April 17, 2017

What took the ‘high’ out of season? Lee tourism regroups

Just how soft was Southwest Florida’s winter high season?

And what can make a difference for the Beaches of Fort Myers & Sanibel tourism brand this summer – and beyond?

Destination promoters and members of Lee County’s lifeblood hospitality industry hashed over those questions and more last week at the county Tourist Development Council meeting.

They didn’t settle on a silver bullet, but took some encouragement in a lengthy Q&A session, a big-picture report from advertising agency MMGY Global, and new marketing strategies that could bolster visitation and spending as

early as this summer.

At stake: an industry that employs one in five workers in Lee County, and boasts an economic impact topping $3 billion annually.

“We rang a bell” said Jeff Webb, president of Lee County Hotel Association and owner-operator of the only Hampton Inn & Suites within Fort Myers’ city limits.

“Today, perhaps we steered clear of a few icebergs,” Webb added.

Historically, March is when visitor demand for lodgings and room rates are the highest. And the relatively late date for the Easter observance could keep the so-called off-season at bay another week or two.

Unfortunately, some of the industry’s chief performance metrics aren’t yet available for March, much less April.

Nervous over numbers

Still, hoteliers looked at bed tax numbers – one in a handful of key indicators –  and saw an unsettling trend:

  • Preliminary collections for January topped $4.1 million, 9.6 percent lower than in the prior year.
  • February collections reached nearly $4.8 million, down 3.4 percent year-over-year.
  • Through February, collections were down 3.3 percent down from the 2015-2016 fiscal year.

The county’s 2016-2017 fiscal year began Oct. 1.

Lee County charges a 5 percent tax on the rentals of short-term lodgings, with proceeds going to promote the area to visitors, maintain and enhance beaches and shorelines and pay down county stadium debt.

By comparison, Collier County, which has a 4 percent bed tax, previously reported collections approaching $3.3 million in February. That’s down by less than 1 percent from collections for February 2016.

Collier’s report, released earlier this month, said its collections were down 3 percent when comparing the current fiscal year with that of 2015-2016.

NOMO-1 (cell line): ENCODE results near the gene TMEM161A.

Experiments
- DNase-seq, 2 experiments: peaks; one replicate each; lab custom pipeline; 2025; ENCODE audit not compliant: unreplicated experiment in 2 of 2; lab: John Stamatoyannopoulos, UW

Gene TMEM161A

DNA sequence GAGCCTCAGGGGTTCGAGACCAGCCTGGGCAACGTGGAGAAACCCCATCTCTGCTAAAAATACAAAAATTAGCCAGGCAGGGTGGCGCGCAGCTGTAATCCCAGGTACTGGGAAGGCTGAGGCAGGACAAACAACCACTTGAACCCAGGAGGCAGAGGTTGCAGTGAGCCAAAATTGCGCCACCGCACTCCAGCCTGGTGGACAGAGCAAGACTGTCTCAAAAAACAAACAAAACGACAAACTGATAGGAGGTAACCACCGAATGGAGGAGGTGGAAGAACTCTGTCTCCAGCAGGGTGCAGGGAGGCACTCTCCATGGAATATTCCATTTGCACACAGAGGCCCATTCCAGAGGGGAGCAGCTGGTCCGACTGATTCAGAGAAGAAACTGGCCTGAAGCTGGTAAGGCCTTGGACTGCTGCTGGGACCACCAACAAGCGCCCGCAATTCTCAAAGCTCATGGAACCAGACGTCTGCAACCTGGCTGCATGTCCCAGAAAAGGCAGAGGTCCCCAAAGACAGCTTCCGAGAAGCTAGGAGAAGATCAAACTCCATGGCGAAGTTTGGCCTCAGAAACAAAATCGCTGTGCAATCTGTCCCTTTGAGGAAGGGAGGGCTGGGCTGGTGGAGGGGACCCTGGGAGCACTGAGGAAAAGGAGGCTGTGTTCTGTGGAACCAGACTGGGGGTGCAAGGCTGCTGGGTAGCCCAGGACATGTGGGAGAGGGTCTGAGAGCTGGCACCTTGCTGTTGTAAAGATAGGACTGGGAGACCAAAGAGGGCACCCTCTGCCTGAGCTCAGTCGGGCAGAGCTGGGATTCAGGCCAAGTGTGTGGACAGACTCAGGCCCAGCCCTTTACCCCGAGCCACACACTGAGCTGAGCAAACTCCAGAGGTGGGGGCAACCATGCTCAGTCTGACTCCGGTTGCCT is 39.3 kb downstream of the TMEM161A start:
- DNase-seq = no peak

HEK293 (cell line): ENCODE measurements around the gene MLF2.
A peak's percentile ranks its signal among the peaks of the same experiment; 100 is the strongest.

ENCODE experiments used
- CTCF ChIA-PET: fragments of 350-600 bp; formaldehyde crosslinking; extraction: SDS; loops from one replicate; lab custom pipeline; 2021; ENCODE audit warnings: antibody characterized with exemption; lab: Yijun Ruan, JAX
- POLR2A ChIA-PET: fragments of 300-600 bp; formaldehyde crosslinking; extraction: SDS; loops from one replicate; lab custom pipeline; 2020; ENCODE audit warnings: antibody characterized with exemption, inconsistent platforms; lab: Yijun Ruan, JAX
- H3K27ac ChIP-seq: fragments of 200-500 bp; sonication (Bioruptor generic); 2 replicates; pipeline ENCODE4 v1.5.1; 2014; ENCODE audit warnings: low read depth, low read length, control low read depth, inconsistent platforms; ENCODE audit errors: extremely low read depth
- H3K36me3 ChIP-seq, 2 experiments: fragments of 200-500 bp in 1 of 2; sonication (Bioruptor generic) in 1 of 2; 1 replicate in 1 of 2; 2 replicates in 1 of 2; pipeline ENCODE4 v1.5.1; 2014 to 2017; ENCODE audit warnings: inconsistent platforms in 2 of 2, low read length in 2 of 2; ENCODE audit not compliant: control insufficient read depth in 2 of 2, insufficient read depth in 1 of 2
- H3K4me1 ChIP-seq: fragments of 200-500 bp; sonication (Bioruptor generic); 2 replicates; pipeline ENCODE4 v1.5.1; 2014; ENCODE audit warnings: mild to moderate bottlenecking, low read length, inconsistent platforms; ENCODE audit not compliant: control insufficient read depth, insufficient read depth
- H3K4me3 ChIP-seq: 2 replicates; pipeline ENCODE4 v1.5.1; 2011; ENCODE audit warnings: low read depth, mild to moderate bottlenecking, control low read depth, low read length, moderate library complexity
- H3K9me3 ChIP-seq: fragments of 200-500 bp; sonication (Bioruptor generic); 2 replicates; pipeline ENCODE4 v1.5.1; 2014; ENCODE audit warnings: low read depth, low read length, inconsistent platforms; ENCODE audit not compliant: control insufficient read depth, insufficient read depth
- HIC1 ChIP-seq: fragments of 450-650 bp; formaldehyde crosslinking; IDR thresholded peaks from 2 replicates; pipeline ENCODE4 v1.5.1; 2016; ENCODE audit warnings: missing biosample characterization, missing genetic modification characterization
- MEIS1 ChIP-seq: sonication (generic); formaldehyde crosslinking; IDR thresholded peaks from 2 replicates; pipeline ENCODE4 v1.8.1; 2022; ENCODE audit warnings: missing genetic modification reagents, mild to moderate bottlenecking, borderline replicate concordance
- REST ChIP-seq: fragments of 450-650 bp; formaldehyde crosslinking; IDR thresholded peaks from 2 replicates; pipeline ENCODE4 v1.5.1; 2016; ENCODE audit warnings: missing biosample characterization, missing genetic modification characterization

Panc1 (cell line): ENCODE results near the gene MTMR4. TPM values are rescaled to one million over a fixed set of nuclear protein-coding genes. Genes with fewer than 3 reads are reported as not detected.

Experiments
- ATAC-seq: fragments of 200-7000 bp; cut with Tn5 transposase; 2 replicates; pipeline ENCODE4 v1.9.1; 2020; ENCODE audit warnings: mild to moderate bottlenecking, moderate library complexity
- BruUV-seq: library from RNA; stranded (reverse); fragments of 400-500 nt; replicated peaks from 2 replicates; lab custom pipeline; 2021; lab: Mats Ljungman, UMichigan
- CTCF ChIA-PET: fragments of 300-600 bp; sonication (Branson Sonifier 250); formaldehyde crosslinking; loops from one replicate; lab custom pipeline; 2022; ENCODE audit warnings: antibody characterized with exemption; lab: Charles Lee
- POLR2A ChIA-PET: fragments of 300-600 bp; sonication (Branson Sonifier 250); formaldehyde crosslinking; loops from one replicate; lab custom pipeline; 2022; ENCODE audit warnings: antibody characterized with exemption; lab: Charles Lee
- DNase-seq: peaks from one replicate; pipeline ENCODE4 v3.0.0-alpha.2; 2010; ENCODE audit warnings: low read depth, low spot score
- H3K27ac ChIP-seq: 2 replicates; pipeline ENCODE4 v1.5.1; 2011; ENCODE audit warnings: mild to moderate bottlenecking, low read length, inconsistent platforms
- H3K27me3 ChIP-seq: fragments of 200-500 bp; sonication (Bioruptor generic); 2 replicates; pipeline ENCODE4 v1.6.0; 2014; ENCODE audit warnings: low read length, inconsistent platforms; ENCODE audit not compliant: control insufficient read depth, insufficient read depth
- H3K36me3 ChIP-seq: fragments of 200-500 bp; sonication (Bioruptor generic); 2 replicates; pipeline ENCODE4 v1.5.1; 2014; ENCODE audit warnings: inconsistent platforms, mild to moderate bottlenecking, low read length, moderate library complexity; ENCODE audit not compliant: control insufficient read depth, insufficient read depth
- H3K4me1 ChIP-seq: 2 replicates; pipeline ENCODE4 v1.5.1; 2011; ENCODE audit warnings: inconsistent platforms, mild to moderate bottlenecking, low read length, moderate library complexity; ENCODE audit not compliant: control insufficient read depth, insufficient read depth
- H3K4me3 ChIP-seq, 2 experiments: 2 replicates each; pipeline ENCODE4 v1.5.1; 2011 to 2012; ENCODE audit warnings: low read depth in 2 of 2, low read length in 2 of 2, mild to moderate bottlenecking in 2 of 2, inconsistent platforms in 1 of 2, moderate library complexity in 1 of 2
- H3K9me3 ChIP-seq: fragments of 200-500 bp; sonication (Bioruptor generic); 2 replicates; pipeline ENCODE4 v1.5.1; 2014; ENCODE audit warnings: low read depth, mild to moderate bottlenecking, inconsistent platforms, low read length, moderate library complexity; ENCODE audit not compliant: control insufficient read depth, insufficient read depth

Seasonal softness hasn’t been universal in local business.

“I’ve had mixed reviews on season. Mine’s been good,” said Anita Cereceda, who owns two shops on Fort Myers Beach and serves on the town council as well as the tourism council.

“First quarter was not a good one for me,” said hotelier Webb. And, he thinks he saw early indicators in the fourth quarter occupancy and demand statistics from travel research firm STR. This company surveys managers in roughly half the lodgings properties in Lee County, chiefly name-brand hotels.

What went wrong?

Why was this season less than stellar for many hoteliers? Webb ticked off  several possibilities, including last winter’s murky coastal waters; publicity over Zika virus outbreaks elsewhere in Florida; a mild northern winter, Brexit, the strength of the dollar, the Trump administration travel ban, crime news, road construction, overcrowded beaches last year and the impact of Airbnb and other lodgings alternatives.

Research by MMGY Global also showed there is some concern for visitors on the cost of a room in Lee County versus other competitive destinations.

Tourism doesn’t operate in a vacuum. Clayton Reid, CEO of MMGY Global, gave an overview of the national and international situation.

Since President Trump first announced in late January a  ban on citizens from certain predominantly Muslim countries visiting the United States, travel bookings internationally were down 6.5 percent through March. That’s according to numbers from research firm Forward Data S.L.

However, if there is truly a “Trump slump,” Reid said,  “we see no evidence that it’s having a meaningful effect on (U.S) domestic travel.”

Western Europe showed a nearly 14 percent decline in bookings; however, Reid sees signs that region’s economic outlook is improving, bringing a travel rebound in the second half of 2017.

 

Locally, “the first two months of the year were soft – no doubt about it,” Reid said, adding: I personally don’t believe that’s a long-term trend.”

Summer ventures

Tweaking of  Lee County’s marketing campaigns began several months ago, and should bear fruit by summer. What’s new includes:

  • A test promotional effort between Lee County Visitor & Convention Bureau and Allegiant Air, the dominant carrier at Punta Gorda Airport. This airport — about 20 miles north of Fort Myers  — accounted for about 10 percent of Lee County’s summer 2016 guests. That’s up from 7 percent the summer of 2015.
  • Test marketing in Scandinavia.
  •  Launch of the new “Islandology” advertising and marketing theme, in which audiences will see vivid photos of the area, coupled with sayings that encourage getaways to a place where schedules and shoes are optional.
  • *Extending the promotional impact of National Seashell Day – June 21 this year – to the rest of summer.

Jim Larkin, general manager of south Fort Myers’ Crowne Plaza, hopes county commissioners will keep an open mind about spending more bed tax dollars on tourism promotion,

Bed tax collections have created “a good-size reserve, money set aside for rainy days,” Larkin said.

“It may not be raining. But it’s certainly drizzling.”

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